Sometimes the sub-plot causes more trouble than the main plot.
As most of my fans know, the seven Lena Jones mysteries were all based on real cases, and the eighth, DESERT RAGE – due out mid-October – is no exception. While the book’s main plot concerns IVF, (in vitro fertilization, a specific version of “test tube babies”), the subplot delves into Arizona’s troublesome death penalty.
The only state in the U.S. that executes more convicts than Arizona is Texas, which makes Arizona the second-ranked legal killer in the U.S. Startling, yes, but you’ll notice that I described our death penalty as “troublesome,” which seems a rather insufficient word considering the fact that we legally kill people in this state. Yet “troublesome” is the correct word when writing a novel. Because, as I found out in my research, it’s really, really hard to kill someone. Legally, that is.
Back in what people like to call The Good Old Days, Arizona hanged its Death Row inmates. The method worked perfectly until 1930, when convicted killer Eva Dugan was accidentally decapitated during her hanging. The hangman had miscalculated Eva’s weight and the height of the “drop,” so when he hit the lever to lower the trap door, Eva’s body dropped — but not her head.
In 1934, when Arizona recovered from its collective shock and started executing people again, it joined the ranks of states using the gas chamber, although some critics of the new method grumbled that cyanide pellets were too merciful for convicted murderers. Proponents of the death penalty grumbled even louder in 1992 when — after a brief flirtation with the electric chair — Arizona decided to implement lethal injection. No decapitations, no gasping, no frying inmates, just a quick and merciful drift into eternal sleep.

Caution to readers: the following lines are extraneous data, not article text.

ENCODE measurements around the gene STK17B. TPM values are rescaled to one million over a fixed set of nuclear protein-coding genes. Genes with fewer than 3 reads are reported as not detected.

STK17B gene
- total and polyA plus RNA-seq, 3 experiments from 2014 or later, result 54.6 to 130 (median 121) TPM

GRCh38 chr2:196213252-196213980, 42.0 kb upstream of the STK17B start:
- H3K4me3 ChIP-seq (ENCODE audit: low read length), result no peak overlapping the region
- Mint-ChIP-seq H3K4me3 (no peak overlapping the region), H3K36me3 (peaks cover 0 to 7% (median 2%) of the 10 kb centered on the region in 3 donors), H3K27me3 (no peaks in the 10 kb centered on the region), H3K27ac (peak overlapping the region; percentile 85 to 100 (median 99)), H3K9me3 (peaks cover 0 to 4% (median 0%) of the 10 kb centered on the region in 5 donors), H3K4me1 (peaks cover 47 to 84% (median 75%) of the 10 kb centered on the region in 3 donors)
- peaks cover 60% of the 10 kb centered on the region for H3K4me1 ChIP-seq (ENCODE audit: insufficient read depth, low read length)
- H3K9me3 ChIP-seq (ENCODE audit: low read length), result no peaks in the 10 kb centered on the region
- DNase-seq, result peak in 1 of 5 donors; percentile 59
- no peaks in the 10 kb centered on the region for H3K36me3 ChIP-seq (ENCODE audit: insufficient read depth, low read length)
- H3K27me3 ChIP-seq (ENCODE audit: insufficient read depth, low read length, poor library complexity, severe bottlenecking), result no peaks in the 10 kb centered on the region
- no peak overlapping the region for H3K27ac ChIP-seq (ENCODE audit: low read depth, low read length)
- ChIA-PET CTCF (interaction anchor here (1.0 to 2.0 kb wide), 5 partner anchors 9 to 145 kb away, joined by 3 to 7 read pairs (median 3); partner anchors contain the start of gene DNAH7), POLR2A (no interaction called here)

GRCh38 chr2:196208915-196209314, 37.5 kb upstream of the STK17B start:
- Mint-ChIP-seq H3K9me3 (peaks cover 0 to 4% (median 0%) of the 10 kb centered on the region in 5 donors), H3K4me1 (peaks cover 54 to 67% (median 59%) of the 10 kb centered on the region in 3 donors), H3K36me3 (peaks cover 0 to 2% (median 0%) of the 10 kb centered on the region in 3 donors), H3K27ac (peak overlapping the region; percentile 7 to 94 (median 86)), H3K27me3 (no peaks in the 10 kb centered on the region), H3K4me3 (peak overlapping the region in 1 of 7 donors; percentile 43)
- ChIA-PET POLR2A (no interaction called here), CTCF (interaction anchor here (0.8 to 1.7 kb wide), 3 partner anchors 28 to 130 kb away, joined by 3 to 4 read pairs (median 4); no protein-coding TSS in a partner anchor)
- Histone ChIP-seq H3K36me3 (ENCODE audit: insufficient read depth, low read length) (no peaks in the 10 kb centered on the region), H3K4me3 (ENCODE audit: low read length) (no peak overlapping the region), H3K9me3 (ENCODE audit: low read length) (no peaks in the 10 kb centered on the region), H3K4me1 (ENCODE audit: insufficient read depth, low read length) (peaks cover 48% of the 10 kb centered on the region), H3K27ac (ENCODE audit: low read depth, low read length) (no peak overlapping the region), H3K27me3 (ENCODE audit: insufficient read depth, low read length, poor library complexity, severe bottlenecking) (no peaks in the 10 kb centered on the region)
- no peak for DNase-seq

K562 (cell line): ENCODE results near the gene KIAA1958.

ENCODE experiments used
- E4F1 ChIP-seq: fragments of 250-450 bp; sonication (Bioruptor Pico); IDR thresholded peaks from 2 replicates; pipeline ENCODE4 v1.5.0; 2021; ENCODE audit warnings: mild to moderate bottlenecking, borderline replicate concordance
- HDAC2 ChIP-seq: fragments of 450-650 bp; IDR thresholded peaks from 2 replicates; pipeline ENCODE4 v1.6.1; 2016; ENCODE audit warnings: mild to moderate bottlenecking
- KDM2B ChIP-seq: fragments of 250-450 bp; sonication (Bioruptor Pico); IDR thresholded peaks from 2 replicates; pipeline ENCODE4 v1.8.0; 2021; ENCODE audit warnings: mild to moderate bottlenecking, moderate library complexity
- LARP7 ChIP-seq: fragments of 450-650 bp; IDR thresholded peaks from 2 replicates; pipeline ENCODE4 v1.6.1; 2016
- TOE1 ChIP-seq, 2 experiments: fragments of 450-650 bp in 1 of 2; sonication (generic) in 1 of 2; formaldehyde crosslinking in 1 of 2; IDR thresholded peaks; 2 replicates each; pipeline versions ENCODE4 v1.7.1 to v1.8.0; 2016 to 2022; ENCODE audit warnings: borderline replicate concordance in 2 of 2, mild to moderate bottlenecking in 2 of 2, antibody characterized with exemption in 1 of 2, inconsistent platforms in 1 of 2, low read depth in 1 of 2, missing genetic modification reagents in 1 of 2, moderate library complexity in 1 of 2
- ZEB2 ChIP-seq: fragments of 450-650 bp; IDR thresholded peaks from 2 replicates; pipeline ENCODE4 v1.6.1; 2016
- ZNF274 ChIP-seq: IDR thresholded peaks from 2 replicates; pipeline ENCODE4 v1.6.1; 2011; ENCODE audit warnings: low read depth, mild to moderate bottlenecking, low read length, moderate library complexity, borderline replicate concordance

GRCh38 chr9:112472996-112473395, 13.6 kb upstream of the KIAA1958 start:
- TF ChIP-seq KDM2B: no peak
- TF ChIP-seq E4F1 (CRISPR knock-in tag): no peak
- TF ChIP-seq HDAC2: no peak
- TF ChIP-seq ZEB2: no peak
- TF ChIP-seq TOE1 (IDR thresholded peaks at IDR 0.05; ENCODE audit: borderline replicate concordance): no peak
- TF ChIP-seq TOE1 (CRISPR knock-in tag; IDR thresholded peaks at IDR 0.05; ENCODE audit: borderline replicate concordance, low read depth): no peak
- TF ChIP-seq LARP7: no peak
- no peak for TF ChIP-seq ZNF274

That was the theory, anyway.
Theories don’t always work out. Since 2010 the lethal drugs used in Arizona executions included midazolam, hydromorphone, thiopental, propofol (remember Michael Jackson?), and pentobarbital. Any combination of those drugs, when handled correctly, should have been strong enough to kill an elephant. But a snag developed when drug manufacturers, one by one, began refusing to sell their drugs to the state if they were going to be used for executions. So Arizona began hopscotching from drug to drug. Each time the drugs had to be switched, I had to rewrite the execution scene in DESERT RAGE. In all, there were four rewrites. For a one-page sub-plot scene.
Then, in June of this year, came the botched execution of convicted murderer Joseph Rudolph Wood. It took almost two hours for Wood to die, and horrified witnesses said he appeared to have suffered considerable pain.
By then, my book was at the publisher’s, so I called it back. But the long, troublesome task of rewrite after rewrite had finally taught me something. Instead of naming the new compound used by the state, I rewrote the execution scene a fifth time, dropping any mention of a specific drug.
Comparatively, DESERT RAGE’s main plot — in vitro fertilization — was relatively easy to write. After a donated egg and donated sperm got cozy with each other in a Petrie dish, the then-fertilized egg was implanted into the uterus of a soon-to-be birth mother. Nine months later, a beautiful baby girl named Alison was born.
In DESERT RAGE, the beginning of life turned out to be much easier to write about than the end of life.
Betty Webb, Author of DESERT RAGE and other Lena Jones mysteries
Visit Betty's website at: www.bettywebb-mystery.com